There are continents to explore right below our feet — including two giant blobs 100 times as tall as Everest. Here’s how seismologist and geophysicist Ed Garnero is studying this unseen and largely uncharted territory.
For most people, everything they know about the composition of the Earth is what they were taught in elementary school: that our planet is made up of an eggshell-like crust over a thick mantle surrounding a super-hot core. In the last decade, scientists have made some super-interesting — and even strange or profound — discoveries that can add detail to that picture. Among their recent subterranean findings are a river of liquid metal that moves more swiftly than the tectonic plates, “bubbles” at the crust-mantle boundary, a new species of mineral that is somehow capable of holding water hundreds of miles within the mantle, chambers of magma where rocks are heating up like popcorn and expelled.
Like the deep oceans, our planet’s innards are extremely difficult to study. Since humans can’t travel very far into the Earth (and certainly not the 3,963 miles to its core), investigation has largely depended upon the development of technology that can sense what lies below. The existence of tectonic plates was confirmed only around fifty years ago when sonar was used to map the ocean floor. Why is venturing below so difficult? For starters, the pressure. Just eight miles down, you’d feel the equivalent of 131 elephants of force pressing down on your head. And it’s unbearably hot. The temperature at the bottom of the top layer of the crust is roughly 1,600 degrees Fahrenheit. That’s breezy compared to the Earth’s core, which is thought to be about 10,800 degrees (as hot as the surface of the sun). So far, the farthest down that humans have tunneled is 7.6 miles.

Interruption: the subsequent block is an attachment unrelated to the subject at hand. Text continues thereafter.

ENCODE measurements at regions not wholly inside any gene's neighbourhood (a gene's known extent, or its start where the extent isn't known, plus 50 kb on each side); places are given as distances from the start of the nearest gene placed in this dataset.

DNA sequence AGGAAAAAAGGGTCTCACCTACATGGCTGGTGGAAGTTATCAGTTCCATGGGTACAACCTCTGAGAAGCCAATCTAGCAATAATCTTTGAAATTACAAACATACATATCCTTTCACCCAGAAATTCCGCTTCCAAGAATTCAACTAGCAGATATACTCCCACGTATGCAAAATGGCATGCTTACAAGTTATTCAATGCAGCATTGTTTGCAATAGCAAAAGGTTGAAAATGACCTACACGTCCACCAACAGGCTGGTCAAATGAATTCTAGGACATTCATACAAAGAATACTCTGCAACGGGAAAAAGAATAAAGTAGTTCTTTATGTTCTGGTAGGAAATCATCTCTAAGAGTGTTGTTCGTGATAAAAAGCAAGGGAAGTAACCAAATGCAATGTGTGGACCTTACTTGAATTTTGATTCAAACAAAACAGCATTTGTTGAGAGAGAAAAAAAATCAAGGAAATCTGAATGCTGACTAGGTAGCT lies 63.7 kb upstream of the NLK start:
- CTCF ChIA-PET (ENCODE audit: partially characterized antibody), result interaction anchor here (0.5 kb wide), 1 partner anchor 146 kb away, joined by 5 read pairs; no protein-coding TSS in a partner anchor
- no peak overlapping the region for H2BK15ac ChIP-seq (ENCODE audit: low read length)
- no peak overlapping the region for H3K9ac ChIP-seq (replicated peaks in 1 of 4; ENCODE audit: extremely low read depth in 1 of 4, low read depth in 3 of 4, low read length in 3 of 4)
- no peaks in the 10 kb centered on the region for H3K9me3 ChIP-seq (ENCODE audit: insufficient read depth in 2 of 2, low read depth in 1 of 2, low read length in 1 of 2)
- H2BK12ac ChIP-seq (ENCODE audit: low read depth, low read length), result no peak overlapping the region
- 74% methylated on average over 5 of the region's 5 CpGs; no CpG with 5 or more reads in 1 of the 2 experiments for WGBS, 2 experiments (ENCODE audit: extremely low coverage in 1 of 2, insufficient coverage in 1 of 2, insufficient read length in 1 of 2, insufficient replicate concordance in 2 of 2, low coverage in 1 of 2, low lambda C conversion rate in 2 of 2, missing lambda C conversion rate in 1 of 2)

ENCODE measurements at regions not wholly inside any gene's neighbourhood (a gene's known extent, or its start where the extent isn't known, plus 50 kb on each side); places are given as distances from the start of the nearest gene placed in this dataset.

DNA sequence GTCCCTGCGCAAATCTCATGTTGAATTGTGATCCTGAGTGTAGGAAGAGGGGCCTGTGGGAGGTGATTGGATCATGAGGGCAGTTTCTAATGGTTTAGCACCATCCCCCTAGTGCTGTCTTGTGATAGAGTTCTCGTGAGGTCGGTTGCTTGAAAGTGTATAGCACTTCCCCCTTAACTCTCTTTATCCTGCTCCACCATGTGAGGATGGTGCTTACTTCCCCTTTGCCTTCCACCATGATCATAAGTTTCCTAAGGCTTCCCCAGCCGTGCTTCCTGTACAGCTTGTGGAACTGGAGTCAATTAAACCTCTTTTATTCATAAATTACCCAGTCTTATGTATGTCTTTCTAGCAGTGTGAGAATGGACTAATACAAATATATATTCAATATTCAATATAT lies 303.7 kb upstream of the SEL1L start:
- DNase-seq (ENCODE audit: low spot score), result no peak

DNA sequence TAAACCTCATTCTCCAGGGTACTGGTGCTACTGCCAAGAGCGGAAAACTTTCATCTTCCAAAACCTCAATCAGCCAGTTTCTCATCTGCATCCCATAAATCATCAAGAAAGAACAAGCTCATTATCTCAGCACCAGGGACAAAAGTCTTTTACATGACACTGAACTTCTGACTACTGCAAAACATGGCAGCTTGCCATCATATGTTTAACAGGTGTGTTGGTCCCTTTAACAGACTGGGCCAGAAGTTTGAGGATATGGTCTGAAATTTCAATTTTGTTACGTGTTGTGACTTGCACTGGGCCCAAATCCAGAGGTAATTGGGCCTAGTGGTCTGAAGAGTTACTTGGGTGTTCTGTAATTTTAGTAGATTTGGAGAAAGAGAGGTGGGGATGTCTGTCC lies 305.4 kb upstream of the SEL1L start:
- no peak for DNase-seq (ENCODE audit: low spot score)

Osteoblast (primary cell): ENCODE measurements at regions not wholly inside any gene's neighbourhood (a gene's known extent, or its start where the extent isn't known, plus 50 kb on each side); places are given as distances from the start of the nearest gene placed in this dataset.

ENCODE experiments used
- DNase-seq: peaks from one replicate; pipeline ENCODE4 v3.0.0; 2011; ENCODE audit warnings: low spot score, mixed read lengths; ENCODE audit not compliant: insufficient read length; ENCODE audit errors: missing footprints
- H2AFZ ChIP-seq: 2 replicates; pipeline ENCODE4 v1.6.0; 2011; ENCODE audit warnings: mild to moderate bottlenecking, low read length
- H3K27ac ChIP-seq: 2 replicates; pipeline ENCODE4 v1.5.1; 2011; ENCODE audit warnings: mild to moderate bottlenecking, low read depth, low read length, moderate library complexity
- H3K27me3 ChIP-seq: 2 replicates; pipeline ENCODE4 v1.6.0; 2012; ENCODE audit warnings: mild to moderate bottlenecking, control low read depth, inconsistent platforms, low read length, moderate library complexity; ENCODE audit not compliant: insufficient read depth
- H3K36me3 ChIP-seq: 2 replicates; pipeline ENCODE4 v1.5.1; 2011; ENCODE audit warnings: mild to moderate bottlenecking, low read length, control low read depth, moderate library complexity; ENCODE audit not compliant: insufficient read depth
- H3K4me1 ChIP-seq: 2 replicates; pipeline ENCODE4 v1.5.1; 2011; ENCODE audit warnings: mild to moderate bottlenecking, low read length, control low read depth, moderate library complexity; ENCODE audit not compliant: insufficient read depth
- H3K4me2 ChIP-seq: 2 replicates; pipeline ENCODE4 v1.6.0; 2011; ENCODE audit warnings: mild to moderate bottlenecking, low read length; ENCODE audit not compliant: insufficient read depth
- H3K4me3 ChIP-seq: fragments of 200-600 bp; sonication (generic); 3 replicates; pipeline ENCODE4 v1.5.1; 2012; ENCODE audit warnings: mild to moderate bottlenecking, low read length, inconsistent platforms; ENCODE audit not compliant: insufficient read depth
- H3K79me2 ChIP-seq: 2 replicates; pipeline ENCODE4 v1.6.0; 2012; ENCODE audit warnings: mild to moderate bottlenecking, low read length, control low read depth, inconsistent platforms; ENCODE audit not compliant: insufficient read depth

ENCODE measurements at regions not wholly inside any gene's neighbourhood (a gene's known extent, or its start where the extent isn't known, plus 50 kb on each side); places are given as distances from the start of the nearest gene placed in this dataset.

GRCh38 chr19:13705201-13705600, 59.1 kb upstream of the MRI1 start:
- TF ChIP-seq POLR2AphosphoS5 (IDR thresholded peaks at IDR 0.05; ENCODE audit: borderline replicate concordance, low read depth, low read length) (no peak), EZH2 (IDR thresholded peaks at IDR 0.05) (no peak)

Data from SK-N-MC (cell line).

Geophysicists use seismometers to “see” inside the Earth, similar to how X-rays see inside our bodies. We tend to think of the Earth as fairly solid, except perhaps when hit by an earthquake. In reality, though, we live on chunks of crust that are constantly doing a dance that we can’t feel but scientists are always monitoring. For example, Phoenix, Arizona, rises and falls by about 40 centimeters twice a day, due to the sun’s and moon’s gravitational pulls. And Southern California has about 10,000 earthquakes a year, most a magnitude two or less. Each of these quakes — and every rise and fall — creates seismic waves that are recorded by instruments called seismometers. Like an X-ray machine, a seismometer assesses how energy moves through an object to infer what’s happening inside that object. Right now, the Global Seismographic Network (GSN) has more than 150 seismic stations distributed throughout the world, while the Incorporated Research Institutions for Seismology (IRIS) network includes over 250 stations.
In 2016, Ed Garnero from Arizona State University’s School of Earth & Space Exploration (TEDxManhattanBeach talk: An amazing look into the center of the earth) and a team used this trove of seismological data to delve into an ongoing mantle mystery. For decades, geophysicists had observed seismic waves slowing down in two areas beneath the crust on roughly opposite sides of the Earth: one below the Pacific Ocean and the other below Africa. They discerned that the masses were huge — each the size of a continent, 100 times the height of Mount Everest, and around 1,800 miles beneath the surface. And they assumed the areas were extra-warm, since unusually hot zones can cause waves to slow down. Garnero and his researchers were determined to find out more. “They are the largest parts of our Earth that we [have identified but] know nothing about,” he says.